In 1954, while the "Graves" growths had just published their own classification, the wine syndicate of Saint-Emilion, composed by wine growers, brokers and wine traders with the approval of the INAO - Institut National des Appellations d'Origine (A.O.C), decided to work on a classification for the wines of Saint Emilion. Initially, four grades were defined. These were reduced to two - First Great Classified Growth (A and B) and Great Classified Growth - in 1984.
As of Medoc's 1855 historical grading, the Saint-Emilion Great Classified Growth classification is not only based on qualitative criteria by tasting the wines on a ten years period previous to the assessment, but also on commercial considerations such as:
- sales price levels
- national and international commercial distribution
- the estate's reputation on the market
Properties who don't manage to join the club of about sixty Classified Growths are given the denomination of Great Growth ("Grand Cru"), while the remaining wineries of the A.O.C are simply reported as "Saint-Emilion". It is to be noted that the owners must officially apply to appear in the official classification. Thus for example the famous Chateau Tertre-Roteboeuf, whose quality and reputation would easily justify to be listed among the First Great Classified Growths, does not appear here by the will of its owner, François Mitjaville.
The Saint-Emilion Great Growth classification was revised in 1969, 1985, 1996 and 2006. The only two guaranteed vintage (A.O.C) who can apply to the classification are the "Saint-Emilion Grand Cru" and "Saint-Emilion" areas.
By grading 61 properties, the 2006 revision confirmed many growths from the former classification, but also caused a number of surprises and a few inevitable disappointments. Many observers thought that the impressive progression of Perse's Chateau Pavie since 1998 would be rewarded by an upgrade into the First Great Classified Growths (A) category, but finally such was not the case.
Among the estates promoted to the First Great Classified Growths B category are Chateau Troplong-Mondot and Pavie-Macquin, whose efforts made since the Nineties fully justify their new grade. It should be noted that no First Great Classified Growth was relegated to the lower Great Classified Growth class.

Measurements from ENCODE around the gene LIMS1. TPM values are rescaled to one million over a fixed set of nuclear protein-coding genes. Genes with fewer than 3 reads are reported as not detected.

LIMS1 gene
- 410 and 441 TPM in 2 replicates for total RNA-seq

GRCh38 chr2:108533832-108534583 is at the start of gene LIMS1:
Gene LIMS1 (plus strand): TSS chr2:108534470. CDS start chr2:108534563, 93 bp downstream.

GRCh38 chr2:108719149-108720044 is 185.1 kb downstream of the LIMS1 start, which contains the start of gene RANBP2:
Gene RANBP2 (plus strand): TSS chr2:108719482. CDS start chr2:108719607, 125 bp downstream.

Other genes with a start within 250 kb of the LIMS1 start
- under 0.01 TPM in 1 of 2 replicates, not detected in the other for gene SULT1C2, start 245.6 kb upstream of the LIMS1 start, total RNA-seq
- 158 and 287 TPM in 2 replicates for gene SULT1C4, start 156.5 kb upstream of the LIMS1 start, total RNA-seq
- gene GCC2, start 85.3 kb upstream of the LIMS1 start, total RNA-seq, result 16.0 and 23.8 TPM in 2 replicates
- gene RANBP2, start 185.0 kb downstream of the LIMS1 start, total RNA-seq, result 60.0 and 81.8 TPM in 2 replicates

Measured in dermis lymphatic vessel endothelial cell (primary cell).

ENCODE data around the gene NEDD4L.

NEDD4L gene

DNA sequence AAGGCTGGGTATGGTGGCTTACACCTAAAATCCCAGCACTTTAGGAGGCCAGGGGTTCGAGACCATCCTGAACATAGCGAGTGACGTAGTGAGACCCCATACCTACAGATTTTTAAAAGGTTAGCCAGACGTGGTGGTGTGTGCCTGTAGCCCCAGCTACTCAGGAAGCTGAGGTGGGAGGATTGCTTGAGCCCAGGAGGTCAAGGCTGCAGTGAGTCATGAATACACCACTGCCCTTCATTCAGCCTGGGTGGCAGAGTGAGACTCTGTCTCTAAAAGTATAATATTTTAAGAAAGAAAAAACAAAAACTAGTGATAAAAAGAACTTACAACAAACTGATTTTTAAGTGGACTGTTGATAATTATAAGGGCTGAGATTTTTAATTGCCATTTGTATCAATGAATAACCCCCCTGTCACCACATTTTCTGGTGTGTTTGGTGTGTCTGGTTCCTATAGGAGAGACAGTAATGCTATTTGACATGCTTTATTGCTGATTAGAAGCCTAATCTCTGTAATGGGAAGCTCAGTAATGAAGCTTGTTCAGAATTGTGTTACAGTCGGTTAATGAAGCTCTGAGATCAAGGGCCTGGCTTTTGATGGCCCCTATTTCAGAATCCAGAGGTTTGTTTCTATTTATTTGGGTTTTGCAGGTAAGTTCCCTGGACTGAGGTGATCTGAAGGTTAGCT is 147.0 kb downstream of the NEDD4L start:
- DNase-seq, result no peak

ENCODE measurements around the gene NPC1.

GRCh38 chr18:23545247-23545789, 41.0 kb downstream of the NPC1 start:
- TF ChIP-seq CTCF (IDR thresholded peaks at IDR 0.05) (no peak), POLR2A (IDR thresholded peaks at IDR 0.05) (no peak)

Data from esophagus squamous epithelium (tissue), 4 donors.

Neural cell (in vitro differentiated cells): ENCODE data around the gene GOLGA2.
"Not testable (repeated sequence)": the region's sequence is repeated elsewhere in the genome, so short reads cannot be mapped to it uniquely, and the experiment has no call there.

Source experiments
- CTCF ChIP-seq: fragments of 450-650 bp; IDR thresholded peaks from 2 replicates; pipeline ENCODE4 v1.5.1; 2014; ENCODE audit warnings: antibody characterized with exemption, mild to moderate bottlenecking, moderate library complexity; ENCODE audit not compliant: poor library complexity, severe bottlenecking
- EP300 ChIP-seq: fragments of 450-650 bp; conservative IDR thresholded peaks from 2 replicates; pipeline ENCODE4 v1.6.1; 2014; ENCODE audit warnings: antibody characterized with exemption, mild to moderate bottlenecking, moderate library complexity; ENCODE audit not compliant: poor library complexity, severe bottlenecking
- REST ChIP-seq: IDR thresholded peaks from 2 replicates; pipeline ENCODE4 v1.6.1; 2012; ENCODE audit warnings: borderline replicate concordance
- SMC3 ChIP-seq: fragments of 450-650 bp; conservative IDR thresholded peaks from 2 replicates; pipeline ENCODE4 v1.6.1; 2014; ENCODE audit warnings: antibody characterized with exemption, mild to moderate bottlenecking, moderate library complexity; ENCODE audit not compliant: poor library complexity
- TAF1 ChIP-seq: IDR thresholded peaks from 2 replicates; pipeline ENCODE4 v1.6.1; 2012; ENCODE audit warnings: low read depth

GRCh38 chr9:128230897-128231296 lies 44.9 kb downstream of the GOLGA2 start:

Promoted growths from the status of Great Growth ("Grand Cru") to Great Classified Growth ("Grand Cru Classe") are: Chateaux Bellefont-Belcier, Destieux, Fleur Cardinale, Grand Corbin, Grand Corbin-Despagne and Monbousquet.
The demoted growths from the status of Great Classified Growth to Great Growth are: Chateaux Bellevue, Cadet Bon, Faurie de Souchard, Guadet Saint-Julien, La Tour du Pin-Figeac (Belivier), La Tour du Pin-Figeac (Moueix), Lamarzelle, Petite Faurie de Soutard, Tertre Daugay, Villemaurine and Yon-Figeac. If the recent samples of some of the above mentioned properties may justify their current downgrade, there are great chances that estates like Bellevue, Tertre Daugay or Yon-Figeac will be upgraded to their previous rankings by the next revision in 2016 as the progresses noted after 2000, but not entering in the range of vintages (1993 - 2002) appointed for the criteria of selection for the 2006 classification, are noticable.
The two following estates have completely disappeared from the Saint-Emilion Grand Cru Classification: Curé-Bon-la-Madeleine (integrated meanwhile to Chateau Canon) and La Clusière (integrated meanwhile to Chateau Pavie).
Finally, no estate considered as "garagiste" has integrated the classification. Valandraud, Mondotte, Le Dome, Bellevue-Mondotte or Magrez-Fombrauge have, for the least, the potential to be ranked as Great Classified Growths. In sight of the very fine quality reached by the above mentioned estates in recent vintages as well as all the innovative wine making methods used by the "garagistes", it remains to be seen whether the authorities will dare to cross the line in 2016..?
St. Émilion Grand Cru Les Vins de St. Émilion (Syndicate Vitocole de Saint-Emilion) – Read about St. Emilion